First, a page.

custom cakes/cookies

Wednesday, October 27, 2010

Delicata Squash & Toasted Fennel Seed Doughnuts


I have fond childhood memories of doughnuts. Just ask me about “little girl” doughnuts and you’ll see my face light up about special, perfectly-portioned treats my dad used to bring us from a small neighborhood doughnut shop. It operated out of a trailer parked in the lot of a shopping plaza. (I suppose this was my early introduction to food carts.) The best flavors always seemed to sell-out before sunrise, and the shop never stayed open past late morning. Now that I'm older, for health-conscious reasons, I stopped eating such fried indulgences. And really, most places selling doughnuts around town just don't do justice to my flavor memory anyways.

Although lately, I've been justifying eating “junk food” if I make it myself AND if I turn it into something a little more “high-end”. About this time last year I became very interested in homemade doughnuts. I was inspired by this post from Cannelle et Vanille, and then as the doughnut trend took off, built up momentum in my doughnut-making repertoire trying several different recipes. The recipe below is adapted from Cannelle et Vanille, but it incorporates the flavors I’ve been drawn to this fall: roasted winter squash and toasted fennel seed; warm notes of caramel with cool notes of licorice. To me, that combination tastes like a decadent candy; satisfyingly sweet but not overly saccharin.

I’ve been sampling various squash from my farm share, trying earnestly to learn the differences amongst them. So far, my squash of choice is delicata. A well-ripened one will taste candied when roasted, but not cloying. A moderate-sized one (just under a pound) yields the perfect amount of puree needed to make these doughnuts. Expect about one cup of puree per pound of squash. Sure it’s an extra step of preparation to roast and puree a whole squash instead of mindlessly opening a can of solid packed pumpkin. But branch out a little in your “from scratch” abilities. Try a new flavor. Learn how to circumvent a pumpkin shortage, if the need again arises. Avoid the fallout from what BPA-lined cans might leech into your food. I'll stop. I think you get the point.

Farmer's Market photo by Sarijk.

The October 2010 Daring Bakers challenge was hosted by Lori of Butter Me Up. Lori chose to challenge DBers to make doughnuts. She used several sources for her recipes including Alton Brown, Nancy Silverton, Kate Neumann and Epicurious.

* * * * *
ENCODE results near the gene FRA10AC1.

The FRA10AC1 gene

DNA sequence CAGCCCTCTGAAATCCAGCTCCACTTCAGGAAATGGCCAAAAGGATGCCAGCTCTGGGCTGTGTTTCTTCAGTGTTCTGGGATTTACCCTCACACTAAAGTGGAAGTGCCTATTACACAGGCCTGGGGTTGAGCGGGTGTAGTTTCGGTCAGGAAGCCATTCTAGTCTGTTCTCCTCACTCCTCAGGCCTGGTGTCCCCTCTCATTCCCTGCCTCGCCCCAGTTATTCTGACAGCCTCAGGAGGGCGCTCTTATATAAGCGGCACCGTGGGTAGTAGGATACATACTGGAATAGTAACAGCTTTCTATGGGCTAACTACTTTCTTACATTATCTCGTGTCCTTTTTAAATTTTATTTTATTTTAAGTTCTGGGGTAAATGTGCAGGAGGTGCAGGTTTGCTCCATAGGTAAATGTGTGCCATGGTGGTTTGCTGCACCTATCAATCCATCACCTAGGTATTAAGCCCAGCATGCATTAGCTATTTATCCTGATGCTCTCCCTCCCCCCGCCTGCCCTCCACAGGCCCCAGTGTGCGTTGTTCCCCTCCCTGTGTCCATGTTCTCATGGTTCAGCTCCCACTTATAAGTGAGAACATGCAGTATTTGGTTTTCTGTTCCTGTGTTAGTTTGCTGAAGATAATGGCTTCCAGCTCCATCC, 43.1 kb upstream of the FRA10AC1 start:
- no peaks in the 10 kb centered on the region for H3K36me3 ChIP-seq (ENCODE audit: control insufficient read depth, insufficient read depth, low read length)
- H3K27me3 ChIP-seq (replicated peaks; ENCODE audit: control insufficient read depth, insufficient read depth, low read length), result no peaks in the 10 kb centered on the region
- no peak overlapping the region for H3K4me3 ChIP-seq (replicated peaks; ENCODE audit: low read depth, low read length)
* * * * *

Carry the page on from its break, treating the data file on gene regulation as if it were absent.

Delicata Squash & Toasted Fennel Seed Doughnuts
makes about 20 doughnut rings plus 20 doughnut holes

Pre-preparation of squash puree and fennel seeds:
1 medium delicata squash (about 12 oz or 350 grams)
1 TBS fennel seeds

Preheat oven to 350° F. Slice the squash in half lengthwise and use a spoon to scoop out the seeds. Roast the halves, cut side down, in a baking dish filled with enough water to come a ½-inch up the sides of the squash. Cook until ultra tender when pierced by a fork, 25-30 minutes.

When sufficiently tender, remove squash from oven and allow to rest until cool enough to handle. Scrape the flesh away from the skin and tranfser to the food processor. Puree until extremely smooth, like baby food. Transfer to a mesh sieve set over a bowl and strain for several hours to remove excess liquid.

Meanwhile, place the fennel seeds in a dry skillet set over medium heat. Toast the seeds for about a minute or two. Tossing the seeds often. When they have turned a few shades darker and begin to smell fragrant, remove from heat and transfer to a spice/coffee grinder. Grind the toasted fennel seeds to a fine powder.

To make the doughnuts:
3 cups (375 grams) all purpose flour
scant ½ cup (55 grams) hazelnut flour
10 grams baking powder
8 grams baking soda
1 tsp cinnamon
1½ tsp freshly ground toasted fennel seed
⅛ tsp ground cloves
10 grams salt
½ cup (110 grams) delicata squash puree
¼ cup (60 grams) whole milk at room temperature
2 TBS (40 grams) sour cream at room temperature
scant ½ cup (100 grams) sugar
2 eggs at room temperature
4 TBS (60 grams) butter, melted

Canola oil, for frying
2 cups (400 grams) sugar
2 tsp freshly ground toasted fennel seed
1 tsp ground cinnamon

In a large bowl whisk together the flour, hazelnut flour, baking powder, baking soda, cinnamon, ground fennel seed, cloves, and salt.

In a separate bowl, mix the squash puree, milk, sour cream, sugar, eggs, and melted butter. Add this wet mixture to the dry ingredients and fold until it starts to come together. Knead lightly with your hands until a cohesive mass forms.

Dust your work surface with a bit of flour and turn out the dough on to this. Dust your hands and the top of the dough mound lightly with flour. Shape and pat the dough gently down into a circle about ½-inch thick. Using a doughnut cutter or two graduated-sized, round cookie cutters, cut out the doughnuts and place them on a sheet pan lined with parchment and dusted with flour.

To fry the doughnuts, fill a pan up to 2" of canola oil. Heat the oil until it reaches 375° F. Do not over-crowd the pan with doughnuts. Fry about 3 at a time (depending on the size of the pan). They will sink to the bottom but then float to the top. Turn them over and let them cook for an additional minute or so.

Drain them on paper towels and while hot, toss them in the cinnamon-fennel seed sugar.

These are best eaten the day they are made, but will last a day or more, loosely covered at room temperature.

3 comments:

Three Birds Jewelry said...

i would love to try this recipe, but brian has an aversion to fennel. have any substitue suggestions for fennel?

Olivia said...

hmmm, anise, toasted whole and then ground would be nice. but if he doesn't like licorice all together, maybe just stick with traditional pumpkin pie spices :)

Noelle said...

These look wonderful! Yum!!